UC Riverside Southern California Yellowjacket Wasp Survey
This page was created in February 2003 and was valid ONLY UNTIL DECEMBER 2004.
What we are doing
We are researching the distribution of yellowjackets in southern California. The two most pestiferous species in the Los Angeles Basin are the native, western yellowjacket, Vespula pensylvanica and the non-native German yellowjacket, Vespula germanica. (please see Yellowjacket Identification for a more extensive discussion of southern California yellowjackets and a very simple key on how to identify them). One of the biggest problems in dealing with yellowjackets is that there are species differences in food preferences, attractants, possibly peak time of activity during the year, etc. All these factors play a role in trying to determine the best control methods for eliminating them or reducing their populations.
Besides being a nuisance, yellowjackets are a medical threat, especially to hypersensitive people and they can seriously impact revenues at outdoor faciilties which serve food.
Why we want your help
Because there are distinct differences between the western and German yellowjackets, we need to know where they are found to maximize control efforts otherwise we might be targeting the wrong species or the wrong area. Therefore, one major part of our research is to determine where the two species live in southern California. We are seeking the help of as many people as possible, hoping that many folks will submit yellowjackets to us for identification from all over southern California in order to produce a reliable distribution map.
What we do want
Before telling you what we need, first you must realize what a yellowjacket is because people often mistake paper wasps for yellowjackets. See Yellowjacket Identification for a more indepth discussion of yellowjackets and non-yellowjackets.
At the left is a yellowjacket wasp. This one is Vespula germanica, but all our species are fairly similar to this.
Yellowjackets make nests underground or behind walls (some species in the mountainous areas make hanging nests surrounded by a paper carton).
We are interested in wasps from anywhere in southern California. In the future we may extend to other parts of California, but for now, we are concentrating on the counties of San Diego, Riverside, San Bernardino, Orange, Los Angeles, and Ventura.
What we don't want
These are paper wasps, or Polistes sp. they are NOT yellowjackets, and we do not want paper wasps for our study so please do not send them.
Paper wasps make umbrella-shaped nests in which the comb is visible, often under the eaves of homes. Yellowjacket nests have paper carton surrounding the nest, and mostly are found in holes in the ground or in cavities in buildings.
We also do not need wasps from other areas of the country, or other areas of California.
Please only send us yellowjackets. Do not send other insects because you are curious what they are. Because of the severe state budget constraints now and for the next few years, we only have time to work on yellowjacket issues. Additionally, we don't know other insects as well so we probably couldn't identify them anyway.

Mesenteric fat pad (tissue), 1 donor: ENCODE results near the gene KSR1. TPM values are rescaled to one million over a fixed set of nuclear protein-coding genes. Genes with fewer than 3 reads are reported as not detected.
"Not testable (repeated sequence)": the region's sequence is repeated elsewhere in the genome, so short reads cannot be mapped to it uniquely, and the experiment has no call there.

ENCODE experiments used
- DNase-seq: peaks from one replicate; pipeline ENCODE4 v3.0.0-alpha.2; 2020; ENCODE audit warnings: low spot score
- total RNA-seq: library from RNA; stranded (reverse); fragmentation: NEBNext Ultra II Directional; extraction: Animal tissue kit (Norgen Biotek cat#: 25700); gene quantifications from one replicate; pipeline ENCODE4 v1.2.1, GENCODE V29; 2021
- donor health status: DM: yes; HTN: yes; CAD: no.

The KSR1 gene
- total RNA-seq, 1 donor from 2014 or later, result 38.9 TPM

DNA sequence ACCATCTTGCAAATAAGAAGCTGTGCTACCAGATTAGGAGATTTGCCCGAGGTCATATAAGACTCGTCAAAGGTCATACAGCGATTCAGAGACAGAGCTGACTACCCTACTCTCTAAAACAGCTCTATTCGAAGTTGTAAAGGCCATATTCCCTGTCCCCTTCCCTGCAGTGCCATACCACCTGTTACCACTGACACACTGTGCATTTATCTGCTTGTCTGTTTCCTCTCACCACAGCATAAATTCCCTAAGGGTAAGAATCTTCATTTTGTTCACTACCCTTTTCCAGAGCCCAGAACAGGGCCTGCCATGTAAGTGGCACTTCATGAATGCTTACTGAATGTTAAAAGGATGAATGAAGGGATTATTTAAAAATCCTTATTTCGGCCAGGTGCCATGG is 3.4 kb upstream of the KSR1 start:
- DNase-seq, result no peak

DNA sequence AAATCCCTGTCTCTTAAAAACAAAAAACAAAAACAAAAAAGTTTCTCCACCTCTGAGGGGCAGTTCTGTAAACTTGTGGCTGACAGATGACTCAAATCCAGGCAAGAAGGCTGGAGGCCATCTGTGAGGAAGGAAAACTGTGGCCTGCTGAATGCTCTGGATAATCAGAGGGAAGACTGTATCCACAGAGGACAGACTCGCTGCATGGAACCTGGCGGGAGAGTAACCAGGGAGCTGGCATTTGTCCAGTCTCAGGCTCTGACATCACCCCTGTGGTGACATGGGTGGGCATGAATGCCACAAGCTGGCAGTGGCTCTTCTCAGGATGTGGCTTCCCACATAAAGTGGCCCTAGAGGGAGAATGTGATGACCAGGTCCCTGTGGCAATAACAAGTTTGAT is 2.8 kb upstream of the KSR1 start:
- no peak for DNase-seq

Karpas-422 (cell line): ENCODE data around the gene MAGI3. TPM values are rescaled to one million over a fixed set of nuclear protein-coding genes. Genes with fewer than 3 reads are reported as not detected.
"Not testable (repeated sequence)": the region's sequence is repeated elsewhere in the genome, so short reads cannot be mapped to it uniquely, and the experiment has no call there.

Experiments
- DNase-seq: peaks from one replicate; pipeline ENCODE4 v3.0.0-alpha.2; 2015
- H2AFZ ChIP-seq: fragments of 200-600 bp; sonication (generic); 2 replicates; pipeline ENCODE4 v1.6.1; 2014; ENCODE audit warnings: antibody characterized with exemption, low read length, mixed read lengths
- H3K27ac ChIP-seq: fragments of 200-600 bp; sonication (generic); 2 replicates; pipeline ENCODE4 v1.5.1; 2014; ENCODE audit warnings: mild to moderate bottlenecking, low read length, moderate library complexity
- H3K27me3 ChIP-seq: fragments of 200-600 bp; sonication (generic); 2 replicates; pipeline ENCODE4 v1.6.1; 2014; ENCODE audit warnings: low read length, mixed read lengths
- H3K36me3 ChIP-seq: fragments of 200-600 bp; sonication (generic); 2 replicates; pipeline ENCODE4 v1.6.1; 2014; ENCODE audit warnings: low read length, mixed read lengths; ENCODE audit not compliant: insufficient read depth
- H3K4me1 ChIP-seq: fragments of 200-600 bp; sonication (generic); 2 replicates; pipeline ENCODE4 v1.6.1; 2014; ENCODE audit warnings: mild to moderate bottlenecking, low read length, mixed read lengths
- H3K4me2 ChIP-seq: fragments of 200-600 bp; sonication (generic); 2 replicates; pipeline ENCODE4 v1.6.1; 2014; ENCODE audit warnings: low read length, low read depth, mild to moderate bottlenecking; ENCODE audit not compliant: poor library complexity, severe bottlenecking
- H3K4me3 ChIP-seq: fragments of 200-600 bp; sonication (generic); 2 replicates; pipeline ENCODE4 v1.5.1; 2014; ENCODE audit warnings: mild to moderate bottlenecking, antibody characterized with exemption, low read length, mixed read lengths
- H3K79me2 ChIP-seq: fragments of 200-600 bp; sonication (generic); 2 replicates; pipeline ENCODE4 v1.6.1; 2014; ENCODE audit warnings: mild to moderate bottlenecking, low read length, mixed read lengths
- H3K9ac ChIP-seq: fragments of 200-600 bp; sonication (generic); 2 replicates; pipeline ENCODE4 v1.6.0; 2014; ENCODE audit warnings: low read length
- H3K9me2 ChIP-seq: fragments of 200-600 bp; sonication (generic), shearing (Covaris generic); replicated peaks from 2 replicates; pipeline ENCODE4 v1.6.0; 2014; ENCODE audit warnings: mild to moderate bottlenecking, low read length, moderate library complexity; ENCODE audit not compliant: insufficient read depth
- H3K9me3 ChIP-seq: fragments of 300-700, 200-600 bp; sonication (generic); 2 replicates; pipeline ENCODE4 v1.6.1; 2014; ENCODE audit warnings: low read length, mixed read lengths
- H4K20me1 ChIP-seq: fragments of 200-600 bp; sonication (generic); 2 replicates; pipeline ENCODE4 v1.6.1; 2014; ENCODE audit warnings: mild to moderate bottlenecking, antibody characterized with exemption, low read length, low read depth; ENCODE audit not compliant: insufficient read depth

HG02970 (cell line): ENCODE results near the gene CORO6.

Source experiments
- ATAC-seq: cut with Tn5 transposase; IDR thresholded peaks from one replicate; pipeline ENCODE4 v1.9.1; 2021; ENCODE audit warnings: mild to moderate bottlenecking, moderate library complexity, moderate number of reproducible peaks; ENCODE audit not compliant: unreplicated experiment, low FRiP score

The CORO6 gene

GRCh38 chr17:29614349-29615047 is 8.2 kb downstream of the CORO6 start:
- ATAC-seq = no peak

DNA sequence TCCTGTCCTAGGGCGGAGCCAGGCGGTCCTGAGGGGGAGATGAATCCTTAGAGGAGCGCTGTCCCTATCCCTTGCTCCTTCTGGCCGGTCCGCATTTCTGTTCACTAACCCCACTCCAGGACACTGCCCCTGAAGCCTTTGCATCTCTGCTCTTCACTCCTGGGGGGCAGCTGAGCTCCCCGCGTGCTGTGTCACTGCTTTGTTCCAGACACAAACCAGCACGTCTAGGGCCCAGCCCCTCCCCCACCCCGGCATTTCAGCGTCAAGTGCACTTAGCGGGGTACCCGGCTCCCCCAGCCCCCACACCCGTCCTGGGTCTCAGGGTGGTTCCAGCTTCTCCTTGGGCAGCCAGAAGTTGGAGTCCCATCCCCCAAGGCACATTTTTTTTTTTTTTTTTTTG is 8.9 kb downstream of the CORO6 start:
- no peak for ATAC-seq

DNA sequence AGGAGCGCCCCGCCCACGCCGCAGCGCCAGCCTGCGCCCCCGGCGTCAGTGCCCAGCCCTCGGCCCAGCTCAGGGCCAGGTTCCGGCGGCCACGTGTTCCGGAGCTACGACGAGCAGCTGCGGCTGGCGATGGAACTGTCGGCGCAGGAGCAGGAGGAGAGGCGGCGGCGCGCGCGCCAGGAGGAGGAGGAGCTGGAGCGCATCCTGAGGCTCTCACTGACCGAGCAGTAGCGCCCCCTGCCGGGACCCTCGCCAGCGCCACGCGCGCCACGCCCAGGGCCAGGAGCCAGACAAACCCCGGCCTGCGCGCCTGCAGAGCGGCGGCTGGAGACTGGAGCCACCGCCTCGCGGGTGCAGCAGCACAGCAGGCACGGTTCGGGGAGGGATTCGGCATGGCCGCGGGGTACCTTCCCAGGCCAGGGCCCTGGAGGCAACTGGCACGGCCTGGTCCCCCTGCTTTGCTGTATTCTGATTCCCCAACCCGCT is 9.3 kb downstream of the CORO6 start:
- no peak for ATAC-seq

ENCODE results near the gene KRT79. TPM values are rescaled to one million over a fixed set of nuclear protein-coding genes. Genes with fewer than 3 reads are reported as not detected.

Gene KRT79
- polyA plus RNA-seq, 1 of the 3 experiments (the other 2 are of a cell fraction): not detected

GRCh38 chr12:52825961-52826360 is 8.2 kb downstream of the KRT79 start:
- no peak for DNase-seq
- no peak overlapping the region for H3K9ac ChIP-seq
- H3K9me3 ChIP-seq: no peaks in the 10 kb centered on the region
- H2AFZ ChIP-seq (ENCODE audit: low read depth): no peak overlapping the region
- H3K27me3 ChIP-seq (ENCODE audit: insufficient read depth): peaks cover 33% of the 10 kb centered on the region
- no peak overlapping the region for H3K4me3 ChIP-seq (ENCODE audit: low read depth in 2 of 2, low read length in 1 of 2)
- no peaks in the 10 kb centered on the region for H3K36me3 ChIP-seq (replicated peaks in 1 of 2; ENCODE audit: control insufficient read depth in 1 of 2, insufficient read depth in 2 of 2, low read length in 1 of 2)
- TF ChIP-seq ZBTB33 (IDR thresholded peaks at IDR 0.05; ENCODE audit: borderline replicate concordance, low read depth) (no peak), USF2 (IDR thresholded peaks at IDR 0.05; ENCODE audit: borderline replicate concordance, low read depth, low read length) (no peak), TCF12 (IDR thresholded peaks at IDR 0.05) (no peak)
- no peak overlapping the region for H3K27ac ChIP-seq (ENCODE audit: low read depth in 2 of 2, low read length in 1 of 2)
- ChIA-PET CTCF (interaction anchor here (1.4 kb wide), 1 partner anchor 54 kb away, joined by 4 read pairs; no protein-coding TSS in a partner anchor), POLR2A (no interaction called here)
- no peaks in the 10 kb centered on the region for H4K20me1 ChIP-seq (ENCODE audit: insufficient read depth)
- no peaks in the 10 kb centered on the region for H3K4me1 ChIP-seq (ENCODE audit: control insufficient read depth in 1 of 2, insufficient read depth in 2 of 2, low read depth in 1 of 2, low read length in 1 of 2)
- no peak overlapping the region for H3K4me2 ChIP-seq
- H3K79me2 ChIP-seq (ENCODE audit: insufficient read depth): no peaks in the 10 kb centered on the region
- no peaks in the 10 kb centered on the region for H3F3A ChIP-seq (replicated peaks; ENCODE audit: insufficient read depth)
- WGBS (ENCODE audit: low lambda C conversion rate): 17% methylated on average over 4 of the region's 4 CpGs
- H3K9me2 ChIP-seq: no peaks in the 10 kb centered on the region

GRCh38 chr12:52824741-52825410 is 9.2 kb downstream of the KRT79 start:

How to collect yellowjackets
If you are able and willing to send us yellowjackets (even only one from your home will be welcomed), please do. However, if you do not want to take the risk of being stung, please do not participate in the collecting. You should kill the yellowjacket with minimal risk to yourself and you should only go after single wasps that are flying around (not nests). Use a fly swatter and smack the wasp or catch it in an insect net and then kill it. Putting the wasp in the freezer for 24 hrs or dropping it into rubbing alcohol will ensure that it will not recover and sting you. (Be careful because merely stunned wasps may still sting by reflex and some may recover later (not a pleasant experience for either of you). The wasp does not have to be in perfect condition but the head needs to be attached to the body for ID.
Do not try to collect wasps from nests unless you know what you are doing because you are at risk to be stung multiple times but if a pest control company does exterminate a nest on your property and you can find a dead wasp on the ground afterward, we would appreciate it. If you have any doubts about your ability to safely collect a wasp, do not participate. We do not want anyone getting nailed by these beasts in attempting to help us.
Send the wasp(s) to us in a small box or padded envelope. Do not just place them in a small baggie in a regular envelope. People have done this and the insect gets pulverized into dust on its journey to UC Riverside. Also, if you use rubbing alcohol as the killing agent, remove the wasp from the alcohol first before mailing. DO NOT MAIL alcohol as this is a serious postal violation (i.e., sending flammable liquids through the mail). One final comment: Please only send us insects that you believe are yellowjackets.
Information to send
We will need to know the date the wasp was collected and where, as precisely as we can.
We are hoping to have enough yellowjackets submitted so that we can predict where they can be found. Therefore, we will need more information than just the city of collection (for example, in Anaheim, the German yellowjacket is very common in the parks in the flatlands however, western yellowjackets are very common around the Anaheim hills. Therefore, a distance of 1 mile may make a difference. Stating "Anaheim" will not be a sufficiently fine-grain location indicator.)
Please tell us the address, and/or a nearby intersection.
Where to send them
This link will bring up a submission form in Adobe Acrobat Reader (pdf) format. To send a wasp, print this out, fill it in, and send it with your wasp. If you have problems with the pdf document, this link is to a Microsoft Word Rich Text Format version. (Please note that the link was disabled)